York County Heroin Task Force to hold second Town Hall Meeting

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The York County Heroin Task Force is holding their second town hall meeting Wednesday to discuss the growing heroin epidemic in Pennsylvania.  The public is invited to attend to learn more about the heroin problem, and what's being done to deal with it.

The meeting will be held at 7 p.m. Wednesday, November 19th at Crispus Attucks. [605 South Duke Street in York]

Task force members expected to participate in the meeting are: York District Attorney Tom Kearney and Chief Deputy District Attorney David Sunday, Senator Scott Wagner, Representative Kevin Schreiber, York County Commissioners, York City Mayor C. Kim Bracey, members of the York City Police Department, Coroner Pam Gay, and Springettsbury Township Police Chief Tom Hyers.
FOX43's Evan Forrester will moderate the town hall meeting.

For more information on the York County Heroin Task Force and resources for help, click here


  • OneMan'sOpinion

    I don’t believe there is any material or message out in the world that indicates that heroin is a good choice. It is up to an individual to make the choices that govern their health. I fail to see how meetings and vigils produce any measurable results in changing people’s choices. They seem to be a feel-good warm fuzzy, but what are they REALLY accomplishing?

  • J.d. Webb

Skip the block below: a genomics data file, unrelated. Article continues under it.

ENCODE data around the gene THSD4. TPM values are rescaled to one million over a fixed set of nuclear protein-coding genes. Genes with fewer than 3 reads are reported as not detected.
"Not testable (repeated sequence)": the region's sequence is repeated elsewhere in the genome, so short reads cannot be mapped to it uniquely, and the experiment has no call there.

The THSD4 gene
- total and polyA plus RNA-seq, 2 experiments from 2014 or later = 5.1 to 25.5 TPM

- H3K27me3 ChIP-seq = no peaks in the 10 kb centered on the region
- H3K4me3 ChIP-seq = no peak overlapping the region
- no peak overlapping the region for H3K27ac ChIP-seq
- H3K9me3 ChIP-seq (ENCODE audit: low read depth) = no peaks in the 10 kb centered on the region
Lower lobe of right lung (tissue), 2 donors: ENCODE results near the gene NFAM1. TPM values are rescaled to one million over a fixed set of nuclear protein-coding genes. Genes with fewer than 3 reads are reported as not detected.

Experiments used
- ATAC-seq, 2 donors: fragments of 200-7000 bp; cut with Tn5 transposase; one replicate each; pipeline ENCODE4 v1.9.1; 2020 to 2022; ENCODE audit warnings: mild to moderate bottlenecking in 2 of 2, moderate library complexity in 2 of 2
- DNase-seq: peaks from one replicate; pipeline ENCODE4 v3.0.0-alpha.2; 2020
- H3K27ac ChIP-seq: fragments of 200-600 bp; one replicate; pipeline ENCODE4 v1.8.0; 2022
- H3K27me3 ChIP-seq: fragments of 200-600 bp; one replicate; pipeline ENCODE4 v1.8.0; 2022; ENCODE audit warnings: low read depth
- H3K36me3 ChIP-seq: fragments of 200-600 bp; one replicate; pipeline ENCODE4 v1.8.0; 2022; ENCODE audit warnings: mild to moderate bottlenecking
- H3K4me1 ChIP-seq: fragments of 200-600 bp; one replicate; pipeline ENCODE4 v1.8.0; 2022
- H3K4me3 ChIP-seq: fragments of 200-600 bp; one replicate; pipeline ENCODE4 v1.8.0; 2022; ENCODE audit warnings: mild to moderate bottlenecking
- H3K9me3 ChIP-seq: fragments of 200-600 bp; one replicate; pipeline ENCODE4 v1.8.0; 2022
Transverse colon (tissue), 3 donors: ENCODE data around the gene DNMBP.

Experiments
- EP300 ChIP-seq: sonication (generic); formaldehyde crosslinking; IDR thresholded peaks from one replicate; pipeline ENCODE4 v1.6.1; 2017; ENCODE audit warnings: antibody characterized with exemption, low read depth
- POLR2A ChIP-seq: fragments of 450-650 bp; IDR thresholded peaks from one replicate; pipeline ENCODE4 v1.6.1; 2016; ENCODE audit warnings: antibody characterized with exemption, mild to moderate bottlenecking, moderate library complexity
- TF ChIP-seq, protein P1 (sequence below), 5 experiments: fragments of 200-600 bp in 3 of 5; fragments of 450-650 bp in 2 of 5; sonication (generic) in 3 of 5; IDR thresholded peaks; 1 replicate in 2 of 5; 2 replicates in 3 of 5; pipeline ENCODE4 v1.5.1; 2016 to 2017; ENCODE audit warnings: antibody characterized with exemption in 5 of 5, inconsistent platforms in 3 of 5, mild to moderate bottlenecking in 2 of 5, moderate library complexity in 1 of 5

. UNDERSTANDING ADDICTION Nobody starts out intending to develop an addiction, but many people get caught in its snare. Consider the latest government statistics: Nearly 23 million Americans—almost one in 10—are addicted to alcohol or other drugs. More than two-thirds of people with addiction abuse alcohol. The top three drugs causing addiction are marijuana, opioid (narcotic) pain relievers, and cocaine. This information was posted by Healthguide.org with collaboration with Harvard Medical School. Addiction involves craving for something intensely, loss of control over its use, and continuing involvement with it despite adverse consequences. Addiction changes the brain, first by subverting the way it registers pleasure and then by corrupting other normal drives such as learning and motivation. Although breaking an addiction is tough, it can be done. I hear people everyday non-users that don’t understand why a person will put everyone on the back burner, including family and loved ones. The reason for this is,pleasure associated with an addictive drug or behavior subsides—and yet the memory of the desired effect and the need to recreate it (the wanting) persists. It’s as though the normal machinery of motivation is no longer functioning when behavior is that compulsion takes over. These memories help create a conditioned response—intense craving—whenever the person encounters those environmental cues. Cravings contribute not only to addiction but to relapse after a hard-won sobriety. A person addicted to heroin may be in danger of relapse when he sees a hypodermic needle, for example, while another person might start to drink again after seeing a bottle of whiskey. Conditioned learning helps explain why people who develop an addiction risk relapse even after years of abstinence.It is not enough to “just say no”—as the 1980s slogan suggested. Instead, you can protect (and heal) yourself from addiction by saying “yes” to other things. Cultivate diverse interests that provide meaning to your life. Understand that your problems usually are transient, and perhaps most importantly, acknowledge that life is not always supposed to be pleasurable. People call addicts, useless people or losers and much worse.If a family member or friend had a disease and had to fight it to stay alive, what would you call them? So lets treat it for what it is, a DISEASE!! Jerry Webb, York township

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